I’m in this weird position because in college and after, I was convinced that President George W. Bush was the worst US president ever. That the PATRIOT Act, special registration, and the Iraq War were disastrous measures. I still believe this. And then I watch this simple act of unity and community, and wish that we currently had a president this eloquent. Who understands “that America counts millions of Muslims amongst our citizens . . . who make an incredibly valuable contribution to our country. And they must be treated with respect…That’s not the America I know, that’s not the America I value.” No, really. How our standards were lifted by President Obama, and how far they’ve fallen.

It turns out that the W administration had principles and certain bright lines they weren’t willing to cross. After 9/11, President Bush reassured his Secretary of Transportation Norm Mineta, that they wouldn’t repeat internment.

In the uncertain days after the 2001 attacks, when Arab-Americans feared hate crimes and government overreaction, President Bush turned toward Mineta at a Cabinet meeting.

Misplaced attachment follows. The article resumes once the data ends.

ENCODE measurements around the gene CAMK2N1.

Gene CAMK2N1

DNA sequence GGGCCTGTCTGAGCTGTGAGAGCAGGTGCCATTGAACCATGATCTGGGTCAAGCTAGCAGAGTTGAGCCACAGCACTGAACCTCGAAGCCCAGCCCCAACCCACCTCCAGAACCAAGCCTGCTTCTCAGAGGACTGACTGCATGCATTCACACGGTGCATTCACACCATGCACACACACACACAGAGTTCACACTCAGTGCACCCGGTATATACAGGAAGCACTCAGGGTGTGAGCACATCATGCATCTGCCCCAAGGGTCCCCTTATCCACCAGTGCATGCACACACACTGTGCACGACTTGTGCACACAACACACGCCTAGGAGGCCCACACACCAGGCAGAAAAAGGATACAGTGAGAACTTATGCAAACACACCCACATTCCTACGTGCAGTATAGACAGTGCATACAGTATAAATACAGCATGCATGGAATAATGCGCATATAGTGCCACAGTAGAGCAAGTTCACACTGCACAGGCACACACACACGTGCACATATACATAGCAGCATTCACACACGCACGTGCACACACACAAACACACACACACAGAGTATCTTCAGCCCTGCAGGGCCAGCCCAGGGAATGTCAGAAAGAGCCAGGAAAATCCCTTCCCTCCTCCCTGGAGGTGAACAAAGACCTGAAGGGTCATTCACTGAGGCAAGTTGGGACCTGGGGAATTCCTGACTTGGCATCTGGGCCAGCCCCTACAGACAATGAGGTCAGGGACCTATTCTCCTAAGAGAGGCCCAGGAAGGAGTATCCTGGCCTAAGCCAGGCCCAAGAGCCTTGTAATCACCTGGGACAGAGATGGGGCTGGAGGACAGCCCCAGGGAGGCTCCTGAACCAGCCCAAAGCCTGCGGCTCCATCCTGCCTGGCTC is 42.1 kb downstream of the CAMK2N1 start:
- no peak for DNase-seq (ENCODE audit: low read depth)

“We know what happened to Norm Mineta in the 1940s, and we’re not going to let that happen again,” Bush vowed. (McClatchy DC)

Right now, it’s not clear that the Trump administration has any such scruples or limits.



I am a proud Democrat, because I believe that everyone should have the opportunity to succeed.
Yet on very (and I do mean very) rare occasions, I have reluctantly crossed party lines if my party’s candidate lacked the experience and temperament required for the job.
This year, our Republican counterparts face their moment of truth. Among many other things, their nominee for President:
* has reportedly asked why we can’t use nuclear weapons “more often”
* has called for deporting millions of our country’s residents

* has demanded that we ban people from coming to this country simply because of their faith,

* and, now, seemed to encourage “Second Amendment people” to “do” something about Hillary Clinton.